Day: American As Apple Pie
By Max Kantar
08 October, 2007
Colon, Christopher Columbus; a hero to America, the founder of our native
soil, the 'New' World, a good Christian man, with good Christian morals.
On the eve of "Columbus
Day," I often sit and reminisce of some of the most popular lies
I was force fed as a sponge-like child, ready to soak up whatever I
was told in school. I mean it had to be true, my teacher said so....
Say I was to stumble into
your backyard, and then have the audacity to stick flag in the ground
and give this 'new land' a name I see fit. That's ridiculous. So is
celebrating Columbus Day.
Christopher Columbus made
several voyages to what are now called Central/South America, landing
in the Bahamas, Jamaica, Honduras, Puerto Rico, etc. In his first voyage,
in 1492, Columbus landed in the Bahamas, where he came in contact with
Lucayan people, who had been living there for several thousand years
prior to his visit. He presumptiously exploited them for their natural
resources, such as gold, and for human resources, such as slavery. Of
course, he also had to 'resolve to make them Christians.' Due to enslavement,
diseases, and "other hardships" Columbus' arrival marked an
end to these peaceful indigenous people's (population estimated at 40,000
upon arrival) existence by 1517. That is what we call 'genocide' today.
On his second voyage, to
the Carribean, Columbus enslaved the natives to mine for gold he was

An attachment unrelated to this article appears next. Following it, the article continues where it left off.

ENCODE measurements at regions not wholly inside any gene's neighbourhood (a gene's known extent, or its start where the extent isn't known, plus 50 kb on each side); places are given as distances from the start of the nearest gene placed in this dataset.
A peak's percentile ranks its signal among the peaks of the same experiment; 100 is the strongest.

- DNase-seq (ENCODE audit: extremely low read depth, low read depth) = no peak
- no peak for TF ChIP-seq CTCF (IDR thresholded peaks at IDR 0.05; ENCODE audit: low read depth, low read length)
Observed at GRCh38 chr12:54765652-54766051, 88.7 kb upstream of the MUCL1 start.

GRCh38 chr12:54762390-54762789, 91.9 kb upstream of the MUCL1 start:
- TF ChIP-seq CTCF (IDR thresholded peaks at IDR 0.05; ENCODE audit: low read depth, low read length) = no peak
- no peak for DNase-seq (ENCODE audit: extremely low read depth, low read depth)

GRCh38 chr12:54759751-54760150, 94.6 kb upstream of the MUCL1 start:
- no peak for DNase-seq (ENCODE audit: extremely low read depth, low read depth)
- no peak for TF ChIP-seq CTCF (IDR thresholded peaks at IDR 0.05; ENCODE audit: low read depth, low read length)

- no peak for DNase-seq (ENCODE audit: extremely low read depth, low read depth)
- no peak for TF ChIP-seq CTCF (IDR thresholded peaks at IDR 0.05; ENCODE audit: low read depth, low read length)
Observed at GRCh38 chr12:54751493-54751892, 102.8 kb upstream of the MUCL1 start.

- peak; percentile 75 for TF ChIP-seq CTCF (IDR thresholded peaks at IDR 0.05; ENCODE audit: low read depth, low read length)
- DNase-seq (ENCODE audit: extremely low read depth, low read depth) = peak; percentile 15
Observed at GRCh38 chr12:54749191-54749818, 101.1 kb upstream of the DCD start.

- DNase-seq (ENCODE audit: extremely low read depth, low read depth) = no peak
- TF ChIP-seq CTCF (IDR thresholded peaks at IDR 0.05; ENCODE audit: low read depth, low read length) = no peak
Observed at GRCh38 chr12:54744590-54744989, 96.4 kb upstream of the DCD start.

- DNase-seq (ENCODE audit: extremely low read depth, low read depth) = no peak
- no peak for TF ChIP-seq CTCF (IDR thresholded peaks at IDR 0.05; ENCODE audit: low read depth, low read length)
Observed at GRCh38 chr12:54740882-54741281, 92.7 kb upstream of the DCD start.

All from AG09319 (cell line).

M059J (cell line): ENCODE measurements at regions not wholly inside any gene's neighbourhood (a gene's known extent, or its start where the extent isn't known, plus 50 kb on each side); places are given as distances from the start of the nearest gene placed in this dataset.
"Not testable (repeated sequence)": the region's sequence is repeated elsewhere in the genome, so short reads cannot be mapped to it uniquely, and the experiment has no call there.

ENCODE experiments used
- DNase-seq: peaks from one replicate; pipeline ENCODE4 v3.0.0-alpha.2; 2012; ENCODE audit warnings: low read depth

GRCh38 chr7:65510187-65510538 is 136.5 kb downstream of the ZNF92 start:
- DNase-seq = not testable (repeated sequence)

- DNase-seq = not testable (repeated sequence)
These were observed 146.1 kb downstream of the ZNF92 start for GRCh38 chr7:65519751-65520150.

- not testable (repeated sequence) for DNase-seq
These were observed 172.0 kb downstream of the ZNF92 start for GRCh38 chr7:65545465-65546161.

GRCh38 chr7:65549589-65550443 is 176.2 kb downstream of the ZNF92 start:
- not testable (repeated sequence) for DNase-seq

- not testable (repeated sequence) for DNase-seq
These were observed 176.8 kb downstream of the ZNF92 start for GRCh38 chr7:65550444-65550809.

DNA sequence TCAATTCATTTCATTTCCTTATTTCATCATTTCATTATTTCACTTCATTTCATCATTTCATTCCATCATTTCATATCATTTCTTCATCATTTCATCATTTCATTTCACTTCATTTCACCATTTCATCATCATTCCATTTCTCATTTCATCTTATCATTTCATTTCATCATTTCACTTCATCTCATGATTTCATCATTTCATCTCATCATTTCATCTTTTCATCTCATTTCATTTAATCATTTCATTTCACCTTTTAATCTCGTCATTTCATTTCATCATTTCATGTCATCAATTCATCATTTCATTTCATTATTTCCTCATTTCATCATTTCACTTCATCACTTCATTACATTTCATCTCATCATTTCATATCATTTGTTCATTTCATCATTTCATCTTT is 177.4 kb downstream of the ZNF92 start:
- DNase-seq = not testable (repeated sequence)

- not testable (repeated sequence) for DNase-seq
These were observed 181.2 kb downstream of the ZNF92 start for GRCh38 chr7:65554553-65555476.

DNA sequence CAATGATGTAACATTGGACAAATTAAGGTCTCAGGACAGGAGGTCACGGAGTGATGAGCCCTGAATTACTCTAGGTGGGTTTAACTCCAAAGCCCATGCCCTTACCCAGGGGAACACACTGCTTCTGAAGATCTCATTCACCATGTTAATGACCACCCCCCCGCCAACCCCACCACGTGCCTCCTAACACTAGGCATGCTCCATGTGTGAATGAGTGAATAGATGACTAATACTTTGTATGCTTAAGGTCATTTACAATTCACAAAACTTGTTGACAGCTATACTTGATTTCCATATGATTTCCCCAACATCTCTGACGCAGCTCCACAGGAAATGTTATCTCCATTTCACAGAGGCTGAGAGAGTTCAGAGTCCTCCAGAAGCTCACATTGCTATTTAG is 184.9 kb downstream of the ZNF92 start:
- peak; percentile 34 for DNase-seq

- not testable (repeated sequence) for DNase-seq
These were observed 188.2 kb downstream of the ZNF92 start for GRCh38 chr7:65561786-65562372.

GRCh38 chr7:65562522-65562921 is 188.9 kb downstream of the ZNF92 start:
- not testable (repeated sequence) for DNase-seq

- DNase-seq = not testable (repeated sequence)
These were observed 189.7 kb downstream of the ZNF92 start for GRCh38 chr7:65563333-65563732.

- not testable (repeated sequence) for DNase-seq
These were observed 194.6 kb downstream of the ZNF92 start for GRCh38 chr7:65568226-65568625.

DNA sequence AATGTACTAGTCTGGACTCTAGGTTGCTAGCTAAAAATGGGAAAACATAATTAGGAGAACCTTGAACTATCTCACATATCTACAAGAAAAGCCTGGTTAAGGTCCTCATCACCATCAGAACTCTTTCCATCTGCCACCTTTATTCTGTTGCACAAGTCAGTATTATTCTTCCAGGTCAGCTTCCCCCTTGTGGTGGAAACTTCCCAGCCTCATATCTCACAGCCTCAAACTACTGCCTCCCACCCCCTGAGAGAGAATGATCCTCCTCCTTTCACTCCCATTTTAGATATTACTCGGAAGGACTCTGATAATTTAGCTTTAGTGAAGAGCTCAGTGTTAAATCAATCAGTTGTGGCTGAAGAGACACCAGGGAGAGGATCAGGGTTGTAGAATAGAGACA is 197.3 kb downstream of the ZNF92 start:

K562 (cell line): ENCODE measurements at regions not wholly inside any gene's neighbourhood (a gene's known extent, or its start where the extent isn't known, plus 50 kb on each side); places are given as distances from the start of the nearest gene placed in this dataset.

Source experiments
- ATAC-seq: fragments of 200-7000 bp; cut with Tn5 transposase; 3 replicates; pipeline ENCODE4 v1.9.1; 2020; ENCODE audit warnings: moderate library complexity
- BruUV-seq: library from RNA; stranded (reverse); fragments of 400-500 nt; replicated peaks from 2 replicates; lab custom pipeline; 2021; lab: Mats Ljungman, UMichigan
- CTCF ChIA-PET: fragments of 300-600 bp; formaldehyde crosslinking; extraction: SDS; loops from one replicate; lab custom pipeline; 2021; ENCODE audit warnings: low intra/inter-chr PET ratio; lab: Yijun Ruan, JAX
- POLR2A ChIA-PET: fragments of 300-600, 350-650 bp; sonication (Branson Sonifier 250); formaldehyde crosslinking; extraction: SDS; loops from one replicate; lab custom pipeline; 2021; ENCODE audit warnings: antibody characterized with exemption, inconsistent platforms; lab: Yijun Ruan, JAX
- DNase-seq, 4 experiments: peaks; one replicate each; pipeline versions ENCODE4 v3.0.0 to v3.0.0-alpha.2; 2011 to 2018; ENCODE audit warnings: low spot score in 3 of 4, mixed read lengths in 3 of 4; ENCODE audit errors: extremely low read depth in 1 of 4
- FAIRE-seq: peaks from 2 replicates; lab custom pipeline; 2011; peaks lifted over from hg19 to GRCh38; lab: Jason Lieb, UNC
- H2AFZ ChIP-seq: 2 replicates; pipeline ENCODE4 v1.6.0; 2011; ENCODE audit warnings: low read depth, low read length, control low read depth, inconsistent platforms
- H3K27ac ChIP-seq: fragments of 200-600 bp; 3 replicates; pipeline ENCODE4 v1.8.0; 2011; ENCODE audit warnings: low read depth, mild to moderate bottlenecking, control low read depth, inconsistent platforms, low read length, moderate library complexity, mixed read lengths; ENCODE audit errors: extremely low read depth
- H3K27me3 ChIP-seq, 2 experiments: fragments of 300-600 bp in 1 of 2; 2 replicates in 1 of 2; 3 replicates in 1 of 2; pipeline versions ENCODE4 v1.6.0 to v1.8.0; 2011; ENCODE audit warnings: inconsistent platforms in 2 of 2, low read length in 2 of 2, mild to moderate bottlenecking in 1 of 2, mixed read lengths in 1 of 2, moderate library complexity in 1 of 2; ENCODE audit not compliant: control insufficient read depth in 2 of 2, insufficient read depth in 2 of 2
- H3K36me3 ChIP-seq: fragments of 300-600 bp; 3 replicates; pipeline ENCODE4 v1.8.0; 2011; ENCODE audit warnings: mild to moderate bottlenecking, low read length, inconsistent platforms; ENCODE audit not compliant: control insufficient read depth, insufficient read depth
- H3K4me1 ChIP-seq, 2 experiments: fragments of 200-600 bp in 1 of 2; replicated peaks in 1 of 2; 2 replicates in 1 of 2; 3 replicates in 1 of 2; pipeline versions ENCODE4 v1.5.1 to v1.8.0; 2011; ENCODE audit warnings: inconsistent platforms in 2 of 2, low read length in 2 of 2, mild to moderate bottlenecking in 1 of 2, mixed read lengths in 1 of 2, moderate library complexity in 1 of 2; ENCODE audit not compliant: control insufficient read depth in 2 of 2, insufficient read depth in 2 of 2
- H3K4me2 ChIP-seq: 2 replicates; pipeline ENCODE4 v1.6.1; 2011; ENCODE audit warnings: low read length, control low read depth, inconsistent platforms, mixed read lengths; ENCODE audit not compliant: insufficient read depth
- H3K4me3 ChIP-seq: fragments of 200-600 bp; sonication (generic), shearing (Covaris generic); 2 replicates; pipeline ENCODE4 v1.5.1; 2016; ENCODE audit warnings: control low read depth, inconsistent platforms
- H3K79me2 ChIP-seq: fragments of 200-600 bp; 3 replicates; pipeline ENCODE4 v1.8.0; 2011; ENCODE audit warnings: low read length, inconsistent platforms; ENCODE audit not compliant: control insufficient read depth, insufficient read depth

stealing, where many of them died. In Haiti, native kids as young as
14 were forced to return from gold mines with a certain 'quota' of gold
hanging from their necks. If they returned with an undesirable amount,
he ordered their hands to be chopped off. Alas, when it was time to
bid farewell, his ship would only hold 560 slaves, so he packed them
in like sardines and sailed them pack to Spain, although only 360 survived
the hellish voyage.
Accounts of Columbus' death
voyages like the aforementioned are virtually endless. The National
Council of Churches summed up Columbus' existence best by issuing this
statement, among other similar statements, in 1990: "For the indigenous
people of the Caribbean islands, Christopher Columbus' invasion marked
the beginning of slavery and their eventual genocide."
Columbus: a hero? Yes, for
Slavery, Colonization, Genocide, Racism, Religious Fanaticism, and Human
and Environmental Exploitation. Yet we do not only condone Christopher
Columbus in the United States of America, we honor his life by celebrating
and observing a holiday in his name. On second thought though, slavery
and genocide are as American as apple pie.
Max Kantar is an undergraduate
of Sociology at Ferris State University. He can be contacted at email@example.com
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